“This was Very Funny, a Bevin Boy Playing at Being a Miner.” Humor at Work and Masculinity in Wartime British Coalfields

By Ariane Mak

This article examines workplace relationships between miners and the “Bevin Boys,” the young British conscripts drawn by ballot and sent down the mines between 1943 and 1948 in an attempt to put an end to the manpower crisis in the coalmining industry. Drawing on forty-three oral history interviews conducted in England and Wales with former miners and Bevin Boys, this paper analyzes the construction of masculinity in the mines and class relations in wartime Britain. While the “Forgotten Conscript” narrative highlights comparisons drawn between the Bevin Boys and the hegemonic masculinity of men in the armed forces, in the daily interactions underground the focus was on the tensions between these new recruits and the model of hard-man masculinity upheld by miners. The multiple forms of mining humor expressed in the coalfields (the playing of tricks on Bevin Boys, jokes about these greenhorns, and initiation rites) are key sources that shed light on the way miners perceived Bevin Boys and on the construction of an archetypal figure of the Bevin Boy as the “unmanly outsider.”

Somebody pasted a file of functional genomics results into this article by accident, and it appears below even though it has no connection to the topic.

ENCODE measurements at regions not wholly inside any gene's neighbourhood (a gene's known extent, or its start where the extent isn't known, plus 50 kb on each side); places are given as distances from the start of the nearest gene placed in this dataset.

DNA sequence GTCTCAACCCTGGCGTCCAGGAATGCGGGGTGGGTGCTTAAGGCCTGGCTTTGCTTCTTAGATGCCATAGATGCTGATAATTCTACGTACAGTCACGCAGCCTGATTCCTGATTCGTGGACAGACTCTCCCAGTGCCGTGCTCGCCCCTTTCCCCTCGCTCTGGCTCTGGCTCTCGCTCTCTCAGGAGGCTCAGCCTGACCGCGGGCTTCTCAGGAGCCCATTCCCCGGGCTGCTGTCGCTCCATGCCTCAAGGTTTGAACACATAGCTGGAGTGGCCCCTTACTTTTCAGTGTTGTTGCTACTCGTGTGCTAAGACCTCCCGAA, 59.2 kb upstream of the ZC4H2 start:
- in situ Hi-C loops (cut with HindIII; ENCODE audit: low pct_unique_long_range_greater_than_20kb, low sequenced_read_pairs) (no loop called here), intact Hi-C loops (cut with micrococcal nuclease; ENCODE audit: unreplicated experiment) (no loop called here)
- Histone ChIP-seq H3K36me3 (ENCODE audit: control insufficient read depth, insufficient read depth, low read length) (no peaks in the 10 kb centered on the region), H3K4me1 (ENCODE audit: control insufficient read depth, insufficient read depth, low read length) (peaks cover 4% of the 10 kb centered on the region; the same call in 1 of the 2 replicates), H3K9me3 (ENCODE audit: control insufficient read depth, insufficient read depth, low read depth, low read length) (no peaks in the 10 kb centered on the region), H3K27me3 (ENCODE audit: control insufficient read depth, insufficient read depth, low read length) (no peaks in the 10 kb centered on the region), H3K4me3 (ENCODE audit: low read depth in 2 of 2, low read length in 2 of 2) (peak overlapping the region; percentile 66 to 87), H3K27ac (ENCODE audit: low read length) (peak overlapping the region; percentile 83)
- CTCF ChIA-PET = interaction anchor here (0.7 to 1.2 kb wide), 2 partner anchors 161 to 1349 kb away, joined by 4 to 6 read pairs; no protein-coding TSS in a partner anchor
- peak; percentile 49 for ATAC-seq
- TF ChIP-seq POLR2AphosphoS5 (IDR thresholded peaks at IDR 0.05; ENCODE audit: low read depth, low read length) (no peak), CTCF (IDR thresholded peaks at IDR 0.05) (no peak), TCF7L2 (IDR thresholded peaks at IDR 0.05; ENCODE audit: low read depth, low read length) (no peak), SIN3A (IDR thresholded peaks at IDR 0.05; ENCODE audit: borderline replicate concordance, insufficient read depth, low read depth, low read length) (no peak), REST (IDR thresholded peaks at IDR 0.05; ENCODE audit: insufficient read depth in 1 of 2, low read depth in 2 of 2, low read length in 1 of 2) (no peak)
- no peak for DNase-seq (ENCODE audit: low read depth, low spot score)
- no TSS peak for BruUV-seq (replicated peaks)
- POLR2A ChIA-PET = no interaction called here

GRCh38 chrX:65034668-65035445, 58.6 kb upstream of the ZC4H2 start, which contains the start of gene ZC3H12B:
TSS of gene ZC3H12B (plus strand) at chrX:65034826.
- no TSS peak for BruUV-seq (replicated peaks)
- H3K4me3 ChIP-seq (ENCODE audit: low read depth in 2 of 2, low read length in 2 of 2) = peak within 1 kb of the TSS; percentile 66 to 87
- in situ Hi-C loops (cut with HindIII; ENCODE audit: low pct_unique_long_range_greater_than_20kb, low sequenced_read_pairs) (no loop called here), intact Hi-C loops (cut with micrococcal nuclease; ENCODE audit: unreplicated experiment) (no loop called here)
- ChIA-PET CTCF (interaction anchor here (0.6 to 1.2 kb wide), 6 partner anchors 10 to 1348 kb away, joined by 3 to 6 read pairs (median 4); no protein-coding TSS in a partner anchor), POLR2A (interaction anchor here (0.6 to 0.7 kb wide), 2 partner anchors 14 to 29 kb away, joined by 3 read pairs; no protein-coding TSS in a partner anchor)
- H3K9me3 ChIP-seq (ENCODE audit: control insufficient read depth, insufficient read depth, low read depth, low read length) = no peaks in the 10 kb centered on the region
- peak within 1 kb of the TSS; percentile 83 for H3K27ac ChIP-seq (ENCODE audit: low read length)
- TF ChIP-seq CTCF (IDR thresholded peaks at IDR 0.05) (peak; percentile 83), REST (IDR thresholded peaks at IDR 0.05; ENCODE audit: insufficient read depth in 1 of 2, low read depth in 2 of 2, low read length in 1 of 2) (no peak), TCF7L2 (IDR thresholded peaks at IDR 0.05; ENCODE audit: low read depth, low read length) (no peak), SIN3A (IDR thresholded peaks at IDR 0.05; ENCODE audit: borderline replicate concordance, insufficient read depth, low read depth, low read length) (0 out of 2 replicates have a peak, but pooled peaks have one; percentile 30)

Go to the article on Cairn-int.info